Here are the words of some democrats who voted for this bill ...

"Meanwhile, members of the Senate told that they were unaware of these health-care provisions included in the 1,071-page legislation."
I have not looked at those particular provisions as much as I have on the general effectiveness [of the stimulus],” Sen. John McCain (R-Ariz.) told on Friday. “I don’t know frankly enough about that provision to give you an informed comment.”  McCain is a member of the Senate Committee on Health, Education, Labor and Pensions.
I don’t know,” Sen. Charles Schumer (D-N.Y.) told, when asked about the provision.  “I haven’t thought about it.” <Source>

Serious about healthcare?

Want to really reduce the cost of healthcare, jail those who defraud the system rather than slapping them on the wrist or settling restitution claims for pennies on the dollars. Put in place a decent payment schedule which does not force the doctor to break a procedure into many little components and find ingenious ways to code the charges so as to earn a fair payment.

But, if you are really serious, stop treating medicine as a factory process that requires a doctor to see a patient every ten minutes. With this type of time-pressure, no doctor will have the time to peruse a patient’s history – computerized or not.

It is time that doctors; not administrators, doctor-administrators, nurse-administrators or clerical people manage the delivery of healthcare. And as for saving billions of dollars, do you want to bet that the savings goes to the bottom line of the health insurers and the profligate salaries and bonuses that are paid to health company executives.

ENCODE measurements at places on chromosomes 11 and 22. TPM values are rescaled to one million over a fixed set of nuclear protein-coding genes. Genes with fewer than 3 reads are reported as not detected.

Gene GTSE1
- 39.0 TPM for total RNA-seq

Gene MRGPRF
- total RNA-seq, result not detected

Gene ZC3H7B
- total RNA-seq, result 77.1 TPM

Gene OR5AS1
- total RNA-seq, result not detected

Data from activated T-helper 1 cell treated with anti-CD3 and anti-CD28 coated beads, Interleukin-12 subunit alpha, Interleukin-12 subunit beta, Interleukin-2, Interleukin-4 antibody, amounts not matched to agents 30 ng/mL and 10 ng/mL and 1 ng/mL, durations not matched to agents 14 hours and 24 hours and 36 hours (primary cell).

What can YOU do?

Demand that healthcare be returned to doctors instead of clerks. Demand that insurers make available group pricing to all who wish to purchase insurance without regard to employment or employer. The purpose of a group policy is to spread the risk across the group – so as not to burden individuals who might suddenly be unable to afford insurance and turn to government assistance. Make healthcare affordable by removing the government from the process.

Treat those who offer to store your personal healthcare information free or for a fee with great suspicion until you can rest assured that your information will not be misused for commercial purposes or be released into the wild by evildoers.

Consider joining the Electronic Frontier Foundation ( to support their advocacy of consumer privacy rights.

Be well and be safe.

-- steve

A reminder from a large improvement can result from a small change…

The object in life is not to be on the side of the majority, but to escape finding oneself in the ranks of the insane. -- Marcus Aurelius

Reference Links: - ‘Exceptions’ in Stimulus Bill Allow Sale of Health Records

Exceptions: See Legislation, PDF pages 391-395.

Danger: The SINGLE most important key to protecting your health records! | One Citizen Speaking

Microsoft HealthVault: Can you trust Microsoft or any other commercial vendor with your health information? One Citizen Speaking